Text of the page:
and the cunning plan is to add more dams uptream?
You heard that right.

Let's not forget that China and Cambodia signed an MOU a few years back to build....... Chinese nuclear power plants in Cambodia!!!
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Re: Cambodia struggles to keep the lights on

Post by armchairlawyer »

Better make sure the new power stations are green (nuclear ok I think). Now the EU proposes a new carbon tariff on goods imported from countries burning too much fossil fuels.

Proposals by the European Union to establish a “carbon border tax” will damage the global community’s willingness to take joint action against climate change, China said on Wednesday. The EU’s new climate commissioner, Frans Timmermans, said in October that research would begin on the new tax, which is aimed at protecting European firms from unfair competition by raising the cost of products from countries that fail to take adequate action against climate change.
(From the South China Morning Post).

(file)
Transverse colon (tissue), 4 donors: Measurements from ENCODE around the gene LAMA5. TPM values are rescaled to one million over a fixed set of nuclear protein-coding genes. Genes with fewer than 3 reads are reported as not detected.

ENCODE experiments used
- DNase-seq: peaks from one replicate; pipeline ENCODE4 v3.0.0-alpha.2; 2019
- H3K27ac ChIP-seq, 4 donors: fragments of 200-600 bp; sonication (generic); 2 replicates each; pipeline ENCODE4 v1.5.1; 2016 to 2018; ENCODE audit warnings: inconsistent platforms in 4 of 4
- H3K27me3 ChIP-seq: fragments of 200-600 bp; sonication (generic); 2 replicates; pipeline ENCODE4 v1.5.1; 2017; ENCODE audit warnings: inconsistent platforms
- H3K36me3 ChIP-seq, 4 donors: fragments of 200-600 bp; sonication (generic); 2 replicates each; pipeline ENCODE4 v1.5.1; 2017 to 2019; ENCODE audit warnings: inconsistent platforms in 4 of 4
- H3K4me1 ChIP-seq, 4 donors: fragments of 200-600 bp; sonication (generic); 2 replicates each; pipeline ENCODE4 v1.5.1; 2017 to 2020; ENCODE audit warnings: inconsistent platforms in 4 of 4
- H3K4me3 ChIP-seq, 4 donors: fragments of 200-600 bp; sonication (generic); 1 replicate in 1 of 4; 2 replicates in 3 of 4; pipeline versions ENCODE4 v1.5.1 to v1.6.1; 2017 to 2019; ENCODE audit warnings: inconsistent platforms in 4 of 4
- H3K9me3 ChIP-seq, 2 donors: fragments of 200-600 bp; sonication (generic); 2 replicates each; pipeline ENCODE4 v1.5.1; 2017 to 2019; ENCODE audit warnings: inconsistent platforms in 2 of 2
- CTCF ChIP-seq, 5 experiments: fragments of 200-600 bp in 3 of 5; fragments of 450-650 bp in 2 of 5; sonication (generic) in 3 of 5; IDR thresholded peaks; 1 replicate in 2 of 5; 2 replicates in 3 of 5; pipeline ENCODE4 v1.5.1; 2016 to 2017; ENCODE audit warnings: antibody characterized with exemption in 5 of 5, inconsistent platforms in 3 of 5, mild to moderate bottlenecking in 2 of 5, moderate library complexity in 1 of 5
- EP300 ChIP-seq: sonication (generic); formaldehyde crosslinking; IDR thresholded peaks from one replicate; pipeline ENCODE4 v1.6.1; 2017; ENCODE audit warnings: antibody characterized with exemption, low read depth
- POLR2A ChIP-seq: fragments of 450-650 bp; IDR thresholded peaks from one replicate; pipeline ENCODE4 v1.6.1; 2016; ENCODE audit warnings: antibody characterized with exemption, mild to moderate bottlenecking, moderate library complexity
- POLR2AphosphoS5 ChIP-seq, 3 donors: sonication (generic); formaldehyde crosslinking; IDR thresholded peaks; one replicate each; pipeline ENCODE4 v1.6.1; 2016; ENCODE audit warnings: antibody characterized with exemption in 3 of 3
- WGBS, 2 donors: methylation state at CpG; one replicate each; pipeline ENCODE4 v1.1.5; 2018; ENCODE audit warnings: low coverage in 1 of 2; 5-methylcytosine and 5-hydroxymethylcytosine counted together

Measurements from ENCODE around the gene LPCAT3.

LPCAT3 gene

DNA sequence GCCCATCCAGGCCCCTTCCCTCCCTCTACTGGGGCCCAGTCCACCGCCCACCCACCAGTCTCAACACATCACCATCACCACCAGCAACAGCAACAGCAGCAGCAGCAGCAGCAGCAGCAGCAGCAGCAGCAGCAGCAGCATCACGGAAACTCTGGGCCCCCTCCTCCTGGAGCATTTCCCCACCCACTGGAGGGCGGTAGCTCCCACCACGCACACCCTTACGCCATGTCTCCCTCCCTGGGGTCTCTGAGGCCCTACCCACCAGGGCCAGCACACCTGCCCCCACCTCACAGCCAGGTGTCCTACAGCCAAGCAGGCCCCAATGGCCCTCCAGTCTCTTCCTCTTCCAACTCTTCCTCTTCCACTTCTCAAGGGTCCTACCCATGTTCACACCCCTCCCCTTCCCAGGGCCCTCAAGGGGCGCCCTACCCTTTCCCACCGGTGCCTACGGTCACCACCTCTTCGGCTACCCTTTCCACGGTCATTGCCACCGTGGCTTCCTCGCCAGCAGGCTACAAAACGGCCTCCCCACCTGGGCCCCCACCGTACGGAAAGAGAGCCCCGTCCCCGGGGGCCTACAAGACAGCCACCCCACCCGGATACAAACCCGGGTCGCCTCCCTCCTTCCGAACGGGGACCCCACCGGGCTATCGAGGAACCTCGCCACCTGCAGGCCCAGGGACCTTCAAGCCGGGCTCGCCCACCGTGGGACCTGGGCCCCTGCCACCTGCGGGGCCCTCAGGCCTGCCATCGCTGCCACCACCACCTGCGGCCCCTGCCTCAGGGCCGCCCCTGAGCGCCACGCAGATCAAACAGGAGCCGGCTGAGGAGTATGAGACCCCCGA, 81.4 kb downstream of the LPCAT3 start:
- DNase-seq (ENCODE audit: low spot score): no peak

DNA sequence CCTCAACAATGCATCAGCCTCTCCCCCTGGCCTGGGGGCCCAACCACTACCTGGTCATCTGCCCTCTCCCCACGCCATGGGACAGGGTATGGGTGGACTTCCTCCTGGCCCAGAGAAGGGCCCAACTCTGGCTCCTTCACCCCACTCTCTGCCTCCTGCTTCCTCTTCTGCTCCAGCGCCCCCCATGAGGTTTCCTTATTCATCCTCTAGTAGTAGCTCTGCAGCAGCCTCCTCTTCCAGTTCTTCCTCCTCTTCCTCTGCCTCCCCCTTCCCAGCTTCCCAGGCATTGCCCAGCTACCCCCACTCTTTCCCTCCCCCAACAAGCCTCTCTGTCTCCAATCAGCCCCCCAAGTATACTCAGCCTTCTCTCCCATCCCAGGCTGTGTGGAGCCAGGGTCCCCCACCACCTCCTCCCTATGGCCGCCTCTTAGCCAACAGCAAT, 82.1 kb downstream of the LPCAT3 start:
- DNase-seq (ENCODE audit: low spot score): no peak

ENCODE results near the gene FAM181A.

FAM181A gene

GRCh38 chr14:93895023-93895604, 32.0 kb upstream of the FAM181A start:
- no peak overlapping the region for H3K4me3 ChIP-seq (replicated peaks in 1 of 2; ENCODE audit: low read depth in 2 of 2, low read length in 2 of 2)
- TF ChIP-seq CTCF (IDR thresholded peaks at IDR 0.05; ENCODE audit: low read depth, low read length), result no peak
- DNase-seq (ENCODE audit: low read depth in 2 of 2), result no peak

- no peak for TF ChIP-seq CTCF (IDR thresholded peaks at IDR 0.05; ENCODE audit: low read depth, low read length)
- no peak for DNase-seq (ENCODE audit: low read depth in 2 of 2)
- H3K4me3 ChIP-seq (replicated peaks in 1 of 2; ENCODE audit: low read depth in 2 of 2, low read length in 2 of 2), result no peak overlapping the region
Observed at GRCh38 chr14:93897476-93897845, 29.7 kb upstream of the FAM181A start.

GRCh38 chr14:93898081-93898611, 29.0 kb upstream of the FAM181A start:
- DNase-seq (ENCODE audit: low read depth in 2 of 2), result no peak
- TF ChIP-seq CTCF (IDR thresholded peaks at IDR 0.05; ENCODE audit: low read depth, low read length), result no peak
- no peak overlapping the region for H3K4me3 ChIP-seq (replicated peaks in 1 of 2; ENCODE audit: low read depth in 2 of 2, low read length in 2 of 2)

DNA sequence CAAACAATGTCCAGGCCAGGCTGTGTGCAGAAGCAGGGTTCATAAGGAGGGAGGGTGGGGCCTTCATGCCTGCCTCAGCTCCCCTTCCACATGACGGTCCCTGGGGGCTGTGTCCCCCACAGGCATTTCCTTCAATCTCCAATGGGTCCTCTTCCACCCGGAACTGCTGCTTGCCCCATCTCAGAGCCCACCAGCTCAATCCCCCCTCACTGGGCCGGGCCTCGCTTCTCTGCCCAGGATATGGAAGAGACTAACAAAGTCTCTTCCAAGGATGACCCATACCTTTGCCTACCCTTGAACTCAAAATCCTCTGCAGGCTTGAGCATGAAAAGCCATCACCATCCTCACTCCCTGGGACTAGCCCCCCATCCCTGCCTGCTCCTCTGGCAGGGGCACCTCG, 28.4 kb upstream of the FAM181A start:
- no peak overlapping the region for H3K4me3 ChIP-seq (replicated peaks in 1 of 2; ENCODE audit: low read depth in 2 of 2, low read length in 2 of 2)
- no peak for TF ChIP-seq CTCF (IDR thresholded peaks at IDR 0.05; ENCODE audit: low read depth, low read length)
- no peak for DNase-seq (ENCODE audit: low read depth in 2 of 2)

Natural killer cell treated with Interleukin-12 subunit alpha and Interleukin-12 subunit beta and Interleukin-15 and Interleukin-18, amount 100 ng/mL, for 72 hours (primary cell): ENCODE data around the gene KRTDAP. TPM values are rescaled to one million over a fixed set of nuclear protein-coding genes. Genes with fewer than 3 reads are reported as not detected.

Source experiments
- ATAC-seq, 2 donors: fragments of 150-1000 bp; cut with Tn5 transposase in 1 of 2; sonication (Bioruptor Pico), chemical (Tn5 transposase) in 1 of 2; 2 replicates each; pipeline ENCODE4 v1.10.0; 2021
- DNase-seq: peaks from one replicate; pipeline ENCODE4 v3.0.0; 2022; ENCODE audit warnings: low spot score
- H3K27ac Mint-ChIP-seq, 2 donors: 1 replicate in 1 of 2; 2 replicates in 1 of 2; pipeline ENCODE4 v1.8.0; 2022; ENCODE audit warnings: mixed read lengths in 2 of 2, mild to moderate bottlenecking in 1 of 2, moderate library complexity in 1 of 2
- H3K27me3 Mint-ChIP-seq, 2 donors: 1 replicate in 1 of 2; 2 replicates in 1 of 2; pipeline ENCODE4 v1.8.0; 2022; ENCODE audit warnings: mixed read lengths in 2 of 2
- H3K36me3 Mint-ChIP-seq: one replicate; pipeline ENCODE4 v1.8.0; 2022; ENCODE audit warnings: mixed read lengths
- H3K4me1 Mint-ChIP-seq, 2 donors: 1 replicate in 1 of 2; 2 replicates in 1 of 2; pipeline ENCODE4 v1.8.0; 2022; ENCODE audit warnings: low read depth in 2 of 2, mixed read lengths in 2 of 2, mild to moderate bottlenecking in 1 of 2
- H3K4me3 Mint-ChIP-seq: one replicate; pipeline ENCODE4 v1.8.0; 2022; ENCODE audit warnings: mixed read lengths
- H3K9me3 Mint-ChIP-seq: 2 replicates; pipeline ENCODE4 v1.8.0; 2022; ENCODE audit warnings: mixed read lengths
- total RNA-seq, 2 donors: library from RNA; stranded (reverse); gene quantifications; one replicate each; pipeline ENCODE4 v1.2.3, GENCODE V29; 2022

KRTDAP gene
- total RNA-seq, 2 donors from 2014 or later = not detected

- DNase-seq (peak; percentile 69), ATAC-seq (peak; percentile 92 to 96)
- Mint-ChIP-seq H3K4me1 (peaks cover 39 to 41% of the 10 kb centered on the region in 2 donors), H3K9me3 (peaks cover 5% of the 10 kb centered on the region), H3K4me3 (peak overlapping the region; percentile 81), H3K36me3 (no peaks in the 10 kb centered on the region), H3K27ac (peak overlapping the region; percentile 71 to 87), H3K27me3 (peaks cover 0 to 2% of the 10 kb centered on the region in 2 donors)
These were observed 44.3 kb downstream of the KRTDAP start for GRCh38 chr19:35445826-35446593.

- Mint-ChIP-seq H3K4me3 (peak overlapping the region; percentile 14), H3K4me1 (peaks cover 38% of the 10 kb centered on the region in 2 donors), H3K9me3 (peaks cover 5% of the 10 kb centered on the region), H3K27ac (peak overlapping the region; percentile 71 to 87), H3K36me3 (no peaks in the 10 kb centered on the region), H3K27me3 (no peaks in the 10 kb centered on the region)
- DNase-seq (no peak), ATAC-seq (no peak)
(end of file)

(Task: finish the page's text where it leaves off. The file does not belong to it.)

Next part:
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Re: Cambodia struggles to keep the lights on

Post by Queef »

Nuclear is not ok in countries like Cambodia. It takes really well-trained engineers and technicians to operate a nuclear plant. There's none of that here.

What's going to happen to transnational corporations? They will move to developing countries that source a large portion of their electricity from renewable energies? Is it just a move to punish the countries that are siding with China?

Back to the topic, Cambodia should stop thinking about money and SUVs, and actually look for sustainable solutions to truly develop itself. Cheap coal from Indonesia and refurbished coal-fired plants from China (without proper coal-ash processing plants) are not long-term/ sustainable solutions.
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Duncan
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Re: Cambodia struggles to keep the lights on

Post by Duncan »